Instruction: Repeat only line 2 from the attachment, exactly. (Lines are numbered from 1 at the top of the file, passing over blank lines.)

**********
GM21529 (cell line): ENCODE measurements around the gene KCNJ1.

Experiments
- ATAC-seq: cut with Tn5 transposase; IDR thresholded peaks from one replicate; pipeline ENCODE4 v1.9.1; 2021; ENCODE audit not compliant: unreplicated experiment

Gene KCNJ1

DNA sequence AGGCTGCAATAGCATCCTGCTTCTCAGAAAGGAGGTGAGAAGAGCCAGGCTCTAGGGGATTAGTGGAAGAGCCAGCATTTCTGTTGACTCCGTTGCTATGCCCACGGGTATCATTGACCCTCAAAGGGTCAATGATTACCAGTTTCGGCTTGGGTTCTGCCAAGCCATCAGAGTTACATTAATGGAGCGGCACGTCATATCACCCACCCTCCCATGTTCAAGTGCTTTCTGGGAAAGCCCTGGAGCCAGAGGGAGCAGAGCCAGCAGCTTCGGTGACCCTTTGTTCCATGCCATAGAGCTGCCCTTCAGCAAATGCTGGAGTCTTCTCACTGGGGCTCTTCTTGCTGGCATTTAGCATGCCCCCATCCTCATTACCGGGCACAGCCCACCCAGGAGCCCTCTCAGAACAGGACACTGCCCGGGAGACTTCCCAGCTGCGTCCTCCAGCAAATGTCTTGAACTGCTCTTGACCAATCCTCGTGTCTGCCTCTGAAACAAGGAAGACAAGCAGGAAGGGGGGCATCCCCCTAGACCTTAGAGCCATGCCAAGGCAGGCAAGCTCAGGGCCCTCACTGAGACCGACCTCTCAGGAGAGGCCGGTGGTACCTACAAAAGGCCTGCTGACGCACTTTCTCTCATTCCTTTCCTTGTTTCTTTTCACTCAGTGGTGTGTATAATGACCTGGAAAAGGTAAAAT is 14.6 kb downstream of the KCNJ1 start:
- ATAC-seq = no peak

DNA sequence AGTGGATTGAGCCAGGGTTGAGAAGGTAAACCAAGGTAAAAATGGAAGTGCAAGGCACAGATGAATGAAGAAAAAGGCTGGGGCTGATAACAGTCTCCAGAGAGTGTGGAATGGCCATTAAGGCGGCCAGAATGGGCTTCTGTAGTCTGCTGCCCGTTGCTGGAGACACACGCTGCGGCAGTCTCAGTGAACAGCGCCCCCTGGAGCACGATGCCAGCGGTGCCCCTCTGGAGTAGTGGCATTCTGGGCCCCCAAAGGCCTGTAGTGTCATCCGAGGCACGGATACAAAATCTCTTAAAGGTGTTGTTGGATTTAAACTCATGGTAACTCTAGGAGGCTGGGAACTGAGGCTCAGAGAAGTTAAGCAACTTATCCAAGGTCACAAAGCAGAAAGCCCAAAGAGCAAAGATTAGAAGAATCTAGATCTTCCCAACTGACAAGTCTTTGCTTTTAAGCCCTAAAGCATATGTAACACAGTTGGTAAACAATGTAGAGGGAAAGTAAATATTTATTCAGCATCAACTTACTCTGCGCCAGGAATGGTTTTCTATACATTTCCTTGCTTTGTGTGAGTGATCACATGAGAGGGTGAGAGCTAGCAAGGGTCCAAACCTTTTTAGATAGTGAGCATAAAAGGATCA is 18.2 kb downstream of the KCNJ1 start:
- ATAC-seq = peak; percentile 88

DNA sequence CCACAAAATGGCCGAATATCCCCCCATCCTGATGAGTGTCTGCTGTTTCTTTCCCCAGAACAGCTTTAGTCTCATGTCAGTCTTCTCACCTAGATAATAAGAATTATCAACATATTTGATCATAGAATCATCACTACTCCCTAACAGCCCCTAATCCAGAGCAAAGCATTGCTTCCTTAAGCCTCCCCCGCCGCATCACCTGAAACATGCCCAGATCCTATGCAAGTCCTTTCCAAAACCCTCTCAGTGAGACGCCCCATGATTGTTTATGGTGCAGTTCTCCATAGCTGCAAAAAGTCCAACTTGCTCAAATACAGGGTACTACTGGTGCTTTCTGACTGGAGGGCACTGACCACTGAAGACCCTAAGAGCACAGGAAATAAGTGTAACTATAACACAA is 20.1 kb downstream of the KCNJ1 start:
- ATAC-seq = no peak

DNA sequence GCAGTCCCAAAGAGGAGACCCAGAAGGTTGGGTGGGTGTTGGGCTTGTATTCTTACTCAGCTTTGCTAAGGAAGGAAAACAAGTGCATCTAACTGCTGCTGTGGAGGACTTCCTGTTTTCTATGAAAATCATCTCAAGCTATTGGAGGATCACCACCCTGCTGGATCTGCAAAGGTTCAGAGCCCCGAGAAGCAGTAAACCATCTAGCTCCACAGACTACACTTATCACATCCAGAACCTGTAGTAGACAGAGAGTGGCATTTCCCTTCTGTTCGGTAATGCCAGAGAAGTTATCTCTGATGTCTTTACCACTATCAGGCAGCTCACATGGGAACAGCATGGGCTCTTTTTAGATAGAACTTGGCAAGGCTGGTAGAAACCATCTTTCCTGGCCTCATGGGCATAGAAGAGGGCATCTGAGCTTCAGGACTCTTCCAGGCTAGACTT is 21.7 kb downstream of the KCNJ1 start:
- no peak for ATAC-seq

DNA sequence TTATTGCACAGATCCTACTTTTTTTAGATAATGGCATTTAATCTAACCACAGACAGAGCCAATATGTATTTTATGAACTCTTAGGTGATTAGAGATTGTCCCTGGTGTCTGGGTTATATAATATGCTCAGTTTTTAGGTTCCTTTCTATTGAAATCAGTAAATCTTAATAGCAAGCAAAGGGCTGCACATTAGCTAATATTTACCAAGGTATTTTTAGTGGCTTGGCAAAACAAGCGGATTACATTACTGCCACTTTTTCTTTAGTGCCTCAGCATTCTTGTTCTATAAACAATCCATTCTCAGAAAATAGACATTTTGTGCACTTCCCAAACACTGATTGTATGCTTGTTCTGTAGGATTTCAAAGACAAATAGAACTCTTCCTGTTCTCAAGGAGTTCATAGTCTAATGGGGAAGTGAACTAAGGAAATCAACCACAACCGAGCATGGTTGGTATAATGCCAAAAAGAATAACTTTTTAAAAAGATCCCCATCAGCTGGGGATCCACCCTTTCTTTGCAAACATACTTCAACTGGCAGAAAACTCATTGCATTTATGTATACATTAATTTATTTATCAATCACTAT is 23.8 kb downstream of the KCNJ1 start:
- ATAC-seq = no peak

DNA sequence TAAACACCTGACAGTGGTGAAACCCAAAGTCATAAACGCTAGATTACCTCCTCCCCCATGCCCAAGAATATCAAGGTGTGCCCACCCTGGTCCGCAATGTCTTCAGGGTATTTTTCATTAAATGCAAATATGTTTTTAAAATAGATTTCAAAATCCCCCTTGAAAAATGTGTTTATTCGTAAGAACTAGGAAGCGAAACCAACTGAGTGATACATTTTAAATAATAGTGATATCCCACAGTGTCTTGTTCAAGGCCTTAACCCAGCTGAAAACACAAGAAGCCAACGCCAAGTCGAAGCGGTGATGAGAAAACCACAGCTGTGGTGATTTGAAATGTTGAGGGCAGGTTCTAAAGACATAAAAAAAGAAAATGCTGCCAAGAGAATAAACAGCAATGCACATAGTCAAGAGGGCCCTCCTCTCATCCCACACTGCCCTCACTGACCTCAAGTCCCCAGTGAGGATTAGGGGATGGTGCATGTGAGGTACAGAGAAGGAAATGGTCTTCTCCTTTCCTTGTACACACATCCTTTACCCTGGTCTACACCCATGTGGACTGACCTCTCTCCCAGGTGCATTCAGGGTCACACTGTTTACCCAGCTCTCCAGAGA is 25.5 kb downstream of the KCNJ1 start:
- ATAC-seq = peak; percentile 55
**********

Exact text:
Experiments